Beirut- Switzerland plans to reduce its relief activities in Lebanon, after successfully completing aid operations in the region.
But experts warn that cluster bombs could jeopardize the return of refugees to their homes in the south.
The top Swiss foreign ministry aid official says he's very pleased with the result of a humanitarian mission in the wake of last year's conflict in Lebanon.
"We have very concrete, measurable results from these aid programs ? supporting people with cash for repairs, livelihood support and contributing to the reconstruction of water supply systems and schools," said Toni Frisch, who heads the Swiss Humanitarian Aid Unit.
He was speaking after visiting a number of Lebanese villages that benefited from the Swiss aid, notably a special repatriation and relief program.
"I have seen a positive and constructive spirit of people who want to reorganize themselves and move back to the villages under difficult circumstances. Many families are rebuilding homes, cultivating their land, or looking for a job," Frisch told swissinfo.
Residents of seven villages, including Beni Hayan, Maroun ar Ras, Kaffra, Zebqin and Maarakeh, have received financial support to restart their communities, including cash for farmers and owners of small enterprises.
The water supply system was restored for about 8,000 people and Switzerland sponsored five medical containers to ensure access to treatment.
"The school program has been an important one. For example, more than 60 schools have been rehabilitated benefiting 21,000 children. The schools were occupied by thousands of displaced people during the war," Frisch added.
Frisch said Switzerland was reducing its relief program over the next few weeks, for which the government had allocated an extra $11.5 million (SF14.4 million). But it would continue a number of activities including a contribution to the program for Palestinian refugees and a de-mining campaign in southern Lebanon.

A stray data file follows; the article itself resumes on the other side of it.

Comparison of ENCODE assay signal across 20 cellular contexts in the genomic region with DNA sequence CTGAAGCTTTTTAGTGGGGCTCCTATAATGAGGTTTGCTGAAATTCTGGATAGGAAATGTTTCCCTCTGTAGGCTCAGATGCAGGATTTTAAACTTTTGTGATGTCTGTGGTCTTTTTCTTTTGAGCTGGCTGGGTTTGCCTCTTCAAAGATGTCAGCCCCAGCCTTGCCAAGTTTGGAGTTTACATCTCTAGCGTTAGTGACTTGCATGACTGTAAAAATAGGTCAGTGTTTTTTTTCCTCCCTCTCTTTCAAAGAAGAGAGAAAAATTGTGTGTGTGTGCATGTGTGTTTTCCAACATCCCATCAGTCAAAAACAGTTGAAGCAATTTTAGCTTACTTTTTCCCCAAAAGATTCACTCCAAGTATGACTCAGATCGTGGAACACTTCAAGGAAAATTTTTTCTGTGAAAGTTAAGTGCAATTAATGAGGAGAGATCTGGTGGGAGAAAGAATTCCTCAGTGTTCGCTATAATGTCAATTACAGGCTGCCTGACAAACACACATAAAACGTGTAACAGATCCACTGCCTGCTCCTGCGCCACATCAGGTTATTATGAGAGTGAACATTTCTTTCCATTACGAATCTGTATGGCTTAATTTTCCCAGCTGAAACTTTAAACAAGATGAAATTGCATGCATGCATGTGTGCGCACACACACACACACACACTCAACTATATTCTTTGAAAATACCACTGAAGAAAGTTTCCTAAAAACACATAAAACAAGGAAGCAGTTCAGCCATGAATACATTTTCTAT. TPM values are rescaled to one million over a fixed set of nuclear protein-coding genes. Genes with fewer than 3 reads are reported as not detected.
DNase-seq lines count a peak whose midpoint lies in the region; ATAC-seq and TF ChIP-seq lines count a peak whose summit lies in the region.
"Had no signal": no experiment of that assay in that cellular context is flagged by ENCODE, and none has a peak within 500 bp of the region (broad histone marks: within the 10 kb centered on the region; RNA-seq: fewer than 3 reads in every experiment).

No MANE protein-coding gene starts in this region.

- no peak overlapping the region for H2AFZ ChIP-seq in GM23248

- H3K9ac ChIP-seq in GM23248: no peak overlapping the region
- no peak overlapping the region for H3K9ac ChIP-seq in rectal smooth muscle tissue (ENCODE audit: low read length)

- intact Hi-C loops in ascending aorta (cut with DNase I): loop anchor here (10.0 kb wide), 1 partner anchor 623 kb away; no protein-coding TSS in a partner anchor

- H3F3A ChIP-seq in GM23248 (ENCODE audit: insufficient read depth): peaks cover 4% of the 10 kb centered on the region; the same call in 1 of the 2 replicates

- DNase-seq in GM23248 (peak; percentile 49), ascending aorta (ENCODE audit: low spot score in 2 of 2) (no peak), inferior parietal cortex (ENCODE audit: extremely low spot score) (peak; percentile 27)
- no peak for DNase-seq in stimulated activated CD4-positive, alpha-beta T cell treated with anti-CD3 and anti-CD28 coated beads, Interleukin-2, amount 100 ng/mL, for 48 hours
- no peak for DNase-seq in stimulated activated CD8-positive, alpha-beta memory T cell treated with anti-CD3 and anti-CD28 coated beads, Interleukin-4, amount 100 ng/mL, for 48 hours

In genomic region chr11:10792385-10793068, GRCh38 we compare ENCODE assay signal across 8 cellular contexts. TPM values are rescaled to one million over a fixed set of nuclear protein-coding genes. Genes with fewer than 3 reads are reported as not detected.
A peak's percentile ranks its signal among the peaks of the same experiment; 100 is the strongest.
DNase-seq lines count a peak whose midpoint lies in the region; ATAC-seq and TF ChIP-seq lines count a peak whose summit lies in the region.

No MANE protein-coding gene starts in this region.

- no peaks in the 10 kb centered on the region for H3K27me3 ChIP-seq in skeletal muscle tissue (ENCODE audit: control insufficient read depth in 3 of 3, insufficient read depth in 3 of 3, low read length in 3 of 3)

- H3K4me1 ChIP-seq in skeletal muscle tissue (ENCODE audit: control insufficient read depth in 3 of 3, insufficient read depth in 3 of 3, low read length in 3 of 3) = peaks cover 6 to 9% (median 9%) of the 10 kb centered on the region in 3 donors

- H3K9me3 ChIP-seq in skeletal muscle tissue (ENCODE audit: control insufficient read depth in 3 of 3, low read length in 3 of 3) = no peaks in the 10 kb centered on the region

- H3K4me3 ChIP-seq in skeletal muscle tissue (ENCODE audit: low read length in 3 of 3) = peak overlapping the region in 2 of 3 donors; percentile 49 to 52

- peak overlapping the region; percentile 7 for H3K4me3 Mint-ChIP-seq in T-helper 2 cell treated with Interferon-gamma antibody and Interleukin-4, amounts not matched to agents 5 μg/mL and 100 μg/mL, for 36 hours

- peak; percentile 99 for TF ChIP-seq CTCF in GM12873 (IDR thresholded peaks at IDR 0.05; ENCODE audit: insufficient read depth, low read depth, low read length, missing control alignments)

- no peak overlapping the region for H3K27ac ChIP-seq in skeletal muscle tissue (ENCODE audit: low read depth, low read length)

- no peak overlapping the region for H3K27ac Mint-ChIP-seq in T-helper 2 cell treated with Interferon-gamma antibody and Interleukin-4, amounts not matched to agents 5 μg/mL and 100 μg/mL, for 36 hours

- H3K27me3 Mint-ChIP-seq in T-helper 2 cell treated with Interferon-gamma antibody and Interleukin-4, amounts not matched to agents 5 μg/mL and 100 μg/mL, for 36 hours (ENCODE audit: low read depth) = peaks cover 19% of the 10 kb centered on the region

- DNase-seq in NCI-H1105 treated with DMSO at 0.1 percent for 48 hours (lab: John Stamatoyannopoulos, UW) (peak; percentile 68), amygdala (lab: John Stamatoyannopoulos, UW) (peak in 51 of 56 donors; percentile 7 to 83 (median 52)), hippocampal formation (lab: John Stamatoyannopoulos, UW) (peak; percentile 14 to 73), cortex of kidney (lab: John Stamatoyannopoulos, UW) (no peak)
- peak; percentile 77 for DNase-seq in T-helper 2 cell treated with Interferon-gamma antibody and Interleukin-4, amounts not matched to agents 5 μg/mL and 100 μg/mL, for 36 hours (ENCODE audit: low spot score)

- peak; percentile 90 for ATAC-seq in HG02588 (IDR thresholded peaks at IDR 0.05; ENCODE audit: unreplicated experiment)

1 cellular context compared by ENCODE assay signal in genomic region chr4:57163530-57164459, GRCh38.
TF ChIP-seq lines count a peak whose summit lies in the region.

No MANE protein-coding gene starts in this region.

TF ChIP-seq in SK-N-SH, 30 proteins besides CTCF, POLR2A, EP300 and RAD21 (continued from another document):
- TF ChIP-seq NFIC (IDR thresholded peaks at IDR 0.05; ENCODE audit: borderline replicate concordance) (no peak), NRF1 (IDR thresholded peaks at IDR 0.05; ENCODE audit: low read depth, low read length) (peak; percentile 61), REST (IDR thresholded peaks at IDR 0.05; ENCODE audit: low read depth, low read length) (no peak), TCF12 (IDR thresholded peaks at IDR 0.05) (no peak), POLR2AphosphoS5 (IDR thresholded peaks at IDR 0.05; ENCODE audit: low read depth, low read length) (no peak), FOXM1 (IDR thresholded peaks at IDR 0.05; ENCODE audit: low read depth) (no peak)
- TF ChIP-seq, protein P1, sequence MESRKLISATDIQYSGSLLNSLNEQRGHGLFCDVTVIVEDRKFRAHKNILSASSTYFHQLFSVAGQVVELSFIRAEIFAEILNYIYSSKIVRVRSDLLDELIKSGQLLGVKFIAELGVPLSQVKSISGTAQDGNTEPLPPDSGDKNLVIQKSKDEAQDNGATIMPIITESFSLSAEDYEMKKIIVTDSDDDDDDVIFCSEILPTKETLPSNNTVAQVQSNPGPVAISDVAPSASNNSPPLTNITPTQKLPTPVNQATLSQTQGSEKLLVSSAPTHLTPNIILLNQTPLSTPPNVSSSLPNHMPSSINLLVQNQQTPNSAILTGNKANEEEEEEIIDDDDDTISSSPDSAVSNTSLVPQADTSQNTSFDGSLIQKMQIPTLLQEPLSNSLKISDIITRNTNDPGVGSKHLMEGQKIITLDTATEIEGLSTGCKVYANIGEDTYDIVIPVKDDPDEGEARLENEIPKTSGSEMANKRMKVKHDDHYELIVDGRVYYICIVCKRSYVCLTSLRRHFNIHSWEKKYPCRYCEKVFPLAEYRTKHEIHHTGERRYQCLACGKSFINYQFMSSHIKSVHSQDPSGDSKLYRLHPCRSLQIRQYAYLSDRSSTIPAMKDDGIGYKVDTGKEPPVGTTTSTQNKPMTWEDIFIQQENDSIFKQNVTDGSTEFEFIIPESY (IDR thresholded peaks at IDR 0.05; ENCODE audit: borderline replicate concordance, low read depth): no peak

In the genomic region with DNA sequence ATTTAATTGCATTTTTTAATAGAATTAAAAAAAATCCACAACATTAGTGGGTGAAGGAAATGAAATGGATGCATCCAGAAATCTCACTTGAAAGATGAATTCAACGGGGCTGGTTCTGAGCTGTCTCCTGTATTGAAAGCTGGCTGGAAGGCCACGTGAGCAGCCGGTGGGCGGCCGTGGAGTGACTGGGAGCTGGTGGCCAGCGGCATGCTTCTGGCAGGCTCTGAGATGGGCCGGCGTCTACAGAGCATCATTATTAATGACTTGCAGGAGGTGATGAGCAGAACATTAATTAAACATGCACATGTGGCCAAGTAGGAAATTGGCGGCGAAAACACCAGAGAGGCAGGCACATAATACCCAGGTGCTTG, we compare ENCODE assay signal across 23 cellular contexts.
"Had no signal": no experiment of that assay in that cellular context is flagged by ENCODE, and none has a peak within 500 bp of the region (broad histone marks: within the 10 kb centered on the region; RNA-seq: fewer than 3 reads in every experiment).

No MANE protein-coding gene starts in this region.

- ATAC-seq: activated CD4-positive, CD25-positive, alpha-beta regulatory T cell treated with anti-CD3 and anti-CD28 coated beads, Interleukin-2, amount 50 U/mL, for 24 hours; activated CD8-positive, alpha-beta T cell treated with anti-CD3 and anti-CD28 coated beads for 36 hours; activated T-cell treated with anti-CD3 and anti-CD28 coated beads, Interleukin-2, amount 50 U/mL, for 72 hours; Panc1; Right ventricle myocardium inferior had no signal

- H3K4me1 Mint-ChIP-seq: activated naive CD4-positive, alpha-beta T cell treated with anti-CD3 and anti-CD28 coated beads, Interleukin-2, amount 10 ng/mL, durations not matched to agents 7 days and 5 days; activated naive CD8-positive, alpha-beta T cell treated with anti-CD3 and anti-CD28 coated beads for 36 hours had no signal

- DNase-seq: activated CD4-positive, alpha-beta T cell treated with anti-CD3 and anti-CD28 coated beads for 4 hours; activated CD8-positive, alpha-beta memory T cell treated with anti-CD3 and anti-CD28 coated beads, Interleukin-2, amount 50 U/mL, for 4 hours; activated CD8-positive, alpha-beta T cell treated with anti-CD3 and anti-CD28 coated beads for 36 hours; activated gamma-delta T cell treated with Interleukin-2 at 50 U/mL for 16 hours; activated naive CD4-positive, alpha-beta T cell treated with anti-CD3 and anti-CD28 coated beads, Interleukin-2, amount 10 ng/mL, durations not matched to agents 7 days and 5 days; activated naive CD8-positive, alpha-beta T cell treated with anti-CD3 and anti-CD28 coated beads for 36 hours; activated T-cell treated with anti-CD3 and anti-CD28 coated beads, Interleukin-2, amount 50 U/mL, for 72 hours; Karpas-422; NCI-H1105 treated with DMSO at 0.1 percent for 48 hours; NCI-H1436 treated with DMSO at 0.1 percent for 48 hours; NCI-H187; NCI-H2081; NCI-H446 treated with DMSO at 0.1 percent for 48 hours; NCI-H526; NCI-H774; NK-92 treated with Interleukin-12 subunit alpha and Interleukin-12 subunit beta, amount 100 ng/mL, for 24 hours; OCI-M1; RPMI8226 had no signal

A Swiss expert is working for the United Nations Relief and Work Agency for Palestine and the foreign ministry has been financing a documentary film about Palestinian refugees.
Lebanon's national de-mining office told Frisch that over a 100:square:kilometre area in the south there are hundreds of thousands of unexploded devices ? in all more than one million in the south of the country.
It will take them several years to clear them all.
"It is a serious problem, as people cannot work their land, there are cluster bombs in olive trees, children get hurt and handicapped playing on playgrounds," Frisch warned.
Over one million refugees originally fled their homes but 80 per cent have returned to their badly damaged houses in the meantime, according to officials.
Swiss presented the Army with a fully equipped ambulance
The Swiss delegate for humanitarian aid presented the Lebanese Army with a fully equipped ambulance ( L) on Friday as part of the country's aid efforts in the South following last summer's war with Israel. Toni Frisch presented a key to the ambulance to Lebanese Army Colonel Mohammad Fahmi in a ceremony and news conference at Burj al-Ghazal building in Beirut. Fahmi in turn presented the Swiss envoy with a plaque of gratitude.
Talking about the Swiss aid program Frisch said he was "very impressed by all that has been done in the meantime." The Swiss program will continue until at least July, he said, though the term is not fixed.
The people of Lebanon "have shown the energy, the confidence, and important potential necessary for early recovery," Frisch said.
Top picture: Children waiting to be evacuated
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Sources: Swissinfo, Ya Libnan